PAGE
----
The death of Alexander the Great - poisoning hypothesis

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ViaNocturna
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The death of Alexander the Great - poisoning hypothesis

Post by ViaNocturna » Fri Jul 24, 2020 11:01 am

There are a few hypotheses concerning Alexander's death. One of them points out that he fell ill suddenly, after an all-night feast. Apparently not having enough fun, he arranged an after-party for himself and his closest companions. He took a cup of wine and while drinking he suddenly moaned "as if a spear had pierced him". The first thing that comes to mind is poison. Alexander was a great leader, but he was not loved by everyone.

During his stay in Babylon, he assimilated the local tradition that the subjects worshiped the rulers. This was unthinkable for the Macedonians or for the Greeks. So they began to oppose. The old warriors, who still remembered Alexander's father, Philippe the Macedonian, did not like the new order. And Alexander began to smell the conspiracy. He sentenced the experienced leader Parmenion and his son Filotas to death and killed Cleitus defending the veterans. Cassander, who laughed, seeing the Greeks falling on his face, was simply beaten by him.

And it was Cassander who became one of the suspected poisoners. He was the son of Antipater, ruling on behalf of the Macedonian conqueror in the European part of the empire. Called by the ruler to Babylon, Antipater sent Cassander there. Upon his arrival, Alexander was dead not before long. So is Cassander and the poison, probably brought from Europe, guilty?

Source of the material is the book by Jurgen Thorvald "Science and Secrets of Early Medicine"

Alexias
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Re: The death of Alexander the Great - poisoning hypothesis

Post by Alexias » Sun Jul 26, 2020 10:47 am

Hi, and welcome. As you can imagine, this topic has been touched on many times on this forum, most recently here viewtopic.php?f=12&p=46932#p46932.

Alexander's cry may have been caused by a sudden cramp on drinking chilled wine, or a rupture of a something internal. In itself it is not an indication of poisoning. Most poisons do not cause a high fever and take 10 days to kill someone, which we know happened to Alexander. There may be some but you would need to consider whether at that point in time the Macedonians knew of them or had access to them. However, no one at the time suspected poisoning as the cause of Alexander's death. This was a later invention. If you do some searching, you should be able to find out exactly when the theory was first put forward.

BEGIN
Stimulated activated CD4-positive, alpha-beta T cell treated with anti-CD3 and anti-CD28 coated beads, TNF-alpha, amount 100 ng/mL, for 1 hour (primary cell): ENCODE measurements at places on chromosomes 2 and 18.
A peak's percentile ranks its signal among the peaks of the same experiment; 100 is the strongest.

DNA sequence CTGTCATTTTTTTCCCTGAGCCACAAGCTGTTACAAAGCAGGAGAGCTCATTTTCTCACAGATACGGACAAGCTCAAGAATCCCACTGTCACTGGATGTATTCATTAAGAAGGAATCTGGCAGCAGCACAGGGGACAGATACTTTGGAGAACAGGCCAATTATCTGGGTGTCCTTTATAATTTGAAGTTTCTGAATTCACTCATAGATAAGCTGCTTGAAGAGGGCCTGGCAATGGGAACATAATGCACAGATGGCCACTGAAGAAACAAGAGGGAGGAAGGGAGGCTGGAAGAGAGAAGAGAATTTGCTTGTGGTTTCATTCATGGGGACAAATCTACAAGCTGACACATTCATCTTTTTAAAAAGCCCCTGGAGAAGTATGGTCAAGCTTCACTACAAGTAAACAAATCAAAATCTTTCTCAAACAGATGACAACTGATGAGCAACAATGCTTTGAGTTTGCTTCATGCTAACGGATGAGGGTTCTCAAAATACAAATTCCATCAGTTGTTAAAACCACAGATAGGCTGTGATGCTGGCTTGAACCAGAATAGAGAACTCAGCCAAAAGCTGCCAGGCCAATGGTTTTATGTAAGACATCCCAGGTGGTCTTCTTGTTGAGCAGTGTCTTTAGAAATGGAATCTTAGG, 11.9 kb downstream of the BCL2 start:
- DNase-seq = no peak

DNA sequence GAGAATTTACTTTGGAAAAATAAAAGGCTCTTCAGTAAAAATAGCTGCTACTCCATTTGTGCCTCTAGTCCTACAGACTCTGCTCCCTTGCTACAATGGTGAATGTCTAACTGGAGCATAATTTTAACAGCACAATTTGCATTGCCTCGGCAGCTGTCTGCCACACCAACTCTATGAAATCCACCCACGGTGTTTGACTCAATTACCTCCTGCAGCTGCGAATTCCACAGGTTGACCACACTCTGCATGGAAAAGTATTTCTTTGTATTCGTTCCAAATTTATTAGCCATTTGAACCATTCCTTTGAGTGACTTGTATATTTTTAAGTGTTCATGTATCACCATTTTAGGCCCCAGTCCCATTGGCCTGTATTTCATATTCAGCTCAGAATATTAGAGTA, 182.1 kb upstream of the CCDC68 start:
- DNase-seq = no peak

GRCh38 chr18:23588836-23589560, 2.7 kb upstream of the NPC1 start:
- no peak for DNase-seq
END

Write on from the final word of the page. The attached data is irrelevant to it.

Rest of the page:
If Cassander did poison Alexander then he was a bigger fool than subsequent history showed him to be because he gained nothing by it. He was newly arrived in Babylon and had no control over the army, the Treasury or Alexander's wives. He had no power base in Babylon to take control and he takes no part little or no part in the immediate aftermath of Alexander's death. Thus, in throwing the whole situation in Babylon into chaos, he would have risked losing all the Macedonians had gained in the previous 10 years. And he, and others, were too mercenary and power-hungry to do that.

If Cassander did feel that he needed to assassinate Alexander because he insulted him by banging his head against a wall, the Macedonians seem to have adopted an honour code in such cases. You killed a man face to face with a knife so that he, and everyone else, knew by whom and why, he was being killed. If Cassander had poisoned Alexander, he would also have been putting his own brother Iollas in danger as, being Alexander's cupbearer, he would have been immediately suspected.

Alexander may have been angry that Antipater sent Cassander to Babylon rather than coming himself, but Cassander would have been aware that Alexander could have dispatched Antipater in the same way he had Parmenion, so his job was to appease Alexander, not assassinate him.

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